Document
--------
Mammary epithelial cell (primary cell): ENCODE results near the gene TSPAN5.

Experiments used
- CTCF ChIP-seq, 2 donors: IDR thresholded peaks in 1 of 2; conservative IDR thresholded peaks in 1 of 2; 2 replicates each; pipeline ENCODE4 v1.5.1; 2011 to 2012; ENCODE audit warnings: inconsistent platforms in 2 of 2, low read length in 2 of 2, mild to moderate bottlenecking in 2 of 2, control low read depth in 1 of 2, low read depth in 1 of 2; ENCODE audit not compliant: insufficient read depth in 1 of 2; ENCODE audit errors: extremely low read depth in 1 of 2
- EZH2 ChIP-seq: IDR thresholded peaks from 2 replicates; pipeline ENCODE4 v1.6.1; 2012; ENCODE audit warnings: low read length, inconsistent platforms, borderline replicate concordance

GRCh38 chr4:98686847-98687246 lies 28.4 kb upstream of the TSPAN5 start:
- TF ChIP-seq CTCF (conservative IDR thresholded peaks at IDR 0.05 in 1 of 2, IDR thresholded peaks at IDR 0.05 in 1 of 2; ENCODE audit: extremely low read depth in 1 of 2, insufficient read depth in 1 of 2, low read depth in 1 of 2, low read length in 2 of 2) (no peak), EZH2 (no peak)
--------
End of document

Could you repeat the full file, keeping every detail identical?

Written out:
Mammary epithelial cell (primary cell): ENCODE results near the gene TSPAN5.

Experiments used
- CTCF ChIP-seq, 2 donors: IDR thresholded peaks in 1 of 2; conservative IDR thresholded peaks in 1 of 2; 2 replicates each; pipeline ENCODE4 v1.5.1; 2011 to 2012; ENCODE audit warnings: inconsistent platforms in 2 of 2, low read length in 2 of 2, mild to moderate bottlenecking in 2 of 2, control low read depth in 1 of 2, low read depth in 1 of 2; ENCODE audit not compliant: insufficient read depth in 1 of 2; ENCODE audit errors: extremely low read depth in 1 of 2
- EZH2 ChIP-seq: IDR thresholded peaks from 2 replicates; pipeline ENCODE4 v1.6.1; 2012; ENCODE audit warnings: low read length, inconsistent platforms, borderline replicate concordance

GRCh38 chr4:98686847-98687246 lies 28.4 kb upstream of the TSPAN5 start:
- TF ChIP-seq CTCF (conservative IDR thresholded peaks at IDR 0.05 in 1 of 2, IDR thresholded peaks at IDR 0.05 in 1 of 2; ENCODE audit: extremely low read depth in 1 of 2, insufficient read depth in 1 of 2, low read depth in 1 of 2, low read length in 2 of 2) (no peak), EZH2 (no peak)